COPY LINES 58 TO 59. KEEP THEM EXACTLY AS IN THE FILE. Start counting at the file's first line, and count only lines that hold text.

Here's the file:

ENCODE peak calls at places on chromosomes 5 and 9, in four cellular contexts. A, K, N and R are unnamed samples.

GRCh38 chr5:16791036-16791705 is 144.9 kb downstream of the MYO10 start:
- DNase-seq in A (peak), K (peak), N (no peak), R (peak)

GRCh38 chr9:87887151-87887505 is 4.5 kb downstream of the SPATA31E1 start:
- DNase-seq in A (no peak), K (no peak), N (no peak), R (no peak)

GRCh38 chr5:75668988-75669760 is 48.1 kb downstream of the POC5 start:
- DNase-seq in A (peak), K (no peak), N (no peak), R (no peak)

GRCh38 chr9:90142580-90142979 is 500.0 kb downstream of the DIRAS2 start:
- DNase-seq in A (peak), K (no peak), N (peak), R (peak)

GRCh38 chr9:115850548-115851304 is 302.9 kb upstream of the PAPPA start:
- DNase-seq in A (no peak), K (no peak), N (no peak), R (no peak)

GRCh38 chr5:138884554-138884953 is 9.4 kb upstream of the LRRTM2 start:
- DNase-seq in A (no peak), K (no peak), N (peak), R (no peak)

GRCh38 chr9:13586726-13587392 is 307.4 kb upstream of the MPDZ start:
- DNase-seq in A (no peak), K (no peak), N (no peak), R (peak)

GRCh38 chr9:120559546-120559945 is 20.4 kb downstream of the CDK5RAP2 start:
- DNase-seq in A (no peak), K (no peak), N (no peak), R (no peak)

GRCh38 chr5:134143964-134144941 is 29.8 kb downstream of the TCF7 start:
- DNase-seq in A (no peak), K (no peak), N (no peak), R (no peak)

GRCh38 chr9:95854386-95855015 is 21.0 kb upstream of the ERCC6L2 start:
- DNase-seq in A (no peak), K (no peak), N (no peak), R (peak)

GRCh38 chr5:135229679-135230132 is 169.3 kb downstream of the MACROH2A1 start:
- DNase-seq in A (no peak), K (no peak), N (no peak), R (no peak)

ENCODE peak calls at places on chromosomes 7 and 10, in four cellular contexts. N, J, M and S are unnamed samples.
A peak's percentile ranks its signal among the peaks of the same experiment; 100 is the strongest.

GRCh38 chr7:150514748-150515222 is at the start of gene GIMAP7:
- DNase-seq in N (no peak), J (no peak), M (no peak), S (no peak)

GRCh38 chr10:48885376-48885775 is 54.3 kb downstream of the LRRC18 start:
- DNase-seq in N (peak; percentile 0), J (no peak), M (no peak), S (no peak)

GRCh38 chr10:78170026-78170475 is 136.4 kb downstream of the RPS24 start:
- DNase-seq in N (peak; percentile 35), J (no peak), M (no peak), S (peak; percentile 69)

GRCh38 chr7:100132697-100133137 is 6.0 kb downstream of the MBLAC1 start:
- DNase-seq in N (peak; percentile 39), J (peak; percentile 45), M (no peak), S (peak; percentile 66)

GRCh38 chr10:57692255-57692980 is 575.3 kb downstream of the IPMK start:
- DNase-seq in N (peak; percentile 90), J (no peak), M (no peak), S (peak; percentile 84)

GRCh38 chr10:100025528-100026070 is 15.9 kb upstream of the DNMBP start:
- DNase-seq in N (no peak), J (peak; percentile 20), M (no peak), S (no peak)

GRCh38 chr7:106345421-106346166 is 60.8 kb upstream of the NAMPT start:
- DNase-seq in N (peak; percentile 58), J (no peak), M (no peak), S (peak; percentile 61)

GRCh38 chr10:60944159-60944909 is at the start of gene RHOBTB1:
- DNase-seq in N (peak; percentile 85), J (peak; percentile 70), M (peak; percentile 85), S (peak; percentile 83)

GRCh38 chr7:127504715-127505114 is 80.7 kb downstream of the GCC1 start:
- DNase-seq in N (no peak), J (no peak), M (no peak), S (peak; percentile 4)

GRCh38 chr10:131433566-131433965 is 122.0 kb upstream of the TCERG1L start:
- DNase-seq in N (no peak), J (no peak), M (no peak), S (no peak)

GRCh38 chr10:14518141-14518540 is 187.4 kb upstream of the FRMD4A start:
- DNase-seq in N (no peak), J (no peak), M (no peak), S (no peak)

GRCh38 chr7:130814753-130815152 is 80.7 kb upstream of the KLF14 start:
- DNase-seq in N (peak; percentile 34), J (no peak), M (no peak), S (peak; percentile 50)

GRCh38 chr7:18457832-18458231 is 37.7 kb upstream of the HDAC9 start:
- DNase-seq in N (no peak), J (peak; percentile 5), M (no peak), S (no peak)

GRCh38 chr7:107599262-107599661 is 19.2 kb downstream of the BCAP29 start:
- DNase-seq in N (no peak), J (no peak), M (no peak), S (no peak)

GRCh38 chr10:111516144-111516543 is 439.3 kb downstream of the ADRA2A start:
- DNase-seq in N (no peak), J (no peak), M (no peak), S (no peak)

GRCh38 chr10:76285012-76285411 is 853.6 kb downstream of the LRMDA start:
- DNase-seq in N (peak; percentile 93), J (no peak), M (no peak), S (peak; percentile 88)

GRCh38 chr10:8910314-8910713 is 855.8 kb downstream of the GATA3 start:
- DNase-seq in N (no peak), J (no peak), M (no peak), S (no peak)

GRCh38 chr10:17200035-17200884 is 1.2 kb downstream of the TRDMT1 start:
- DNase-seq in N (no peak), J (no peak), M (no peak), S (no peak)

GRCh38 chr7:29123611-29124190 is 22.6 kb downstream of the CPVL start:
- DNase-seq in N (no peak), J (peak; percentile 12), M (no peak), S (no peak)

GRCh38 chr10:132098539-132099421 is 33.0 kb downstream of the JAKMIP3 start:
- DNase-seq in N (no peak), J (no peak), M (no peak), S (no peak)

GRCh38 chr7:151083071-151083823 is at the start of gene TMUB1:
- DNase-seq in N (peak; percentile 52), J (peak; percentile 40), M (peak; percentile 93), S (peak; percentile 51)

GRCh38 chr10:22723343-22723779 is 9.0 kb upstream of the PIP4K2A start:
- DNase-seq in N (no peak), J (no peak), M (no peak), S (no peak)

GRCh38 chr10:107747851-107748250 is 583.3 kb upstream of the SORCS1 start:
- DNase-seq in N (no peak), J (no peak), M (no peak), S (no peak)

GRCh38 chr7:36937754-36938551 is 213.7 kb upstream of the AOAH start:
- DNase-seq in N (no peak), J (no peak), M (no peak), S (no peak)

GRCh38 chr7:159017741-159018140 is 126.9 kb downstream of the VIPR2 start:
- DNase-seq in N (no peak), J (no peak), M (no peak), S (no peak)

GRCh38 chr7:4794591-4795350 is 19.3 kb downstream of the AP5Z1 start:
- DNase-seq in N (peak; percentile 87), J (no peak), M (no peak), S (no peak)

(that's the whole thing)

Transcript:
GRCh38 chr10:8910314-8910713 is 855.8 kb downstream of the GATA3 start:
- DNase-seq in N (no peak), J (no peak), M (no peak), S (no peak)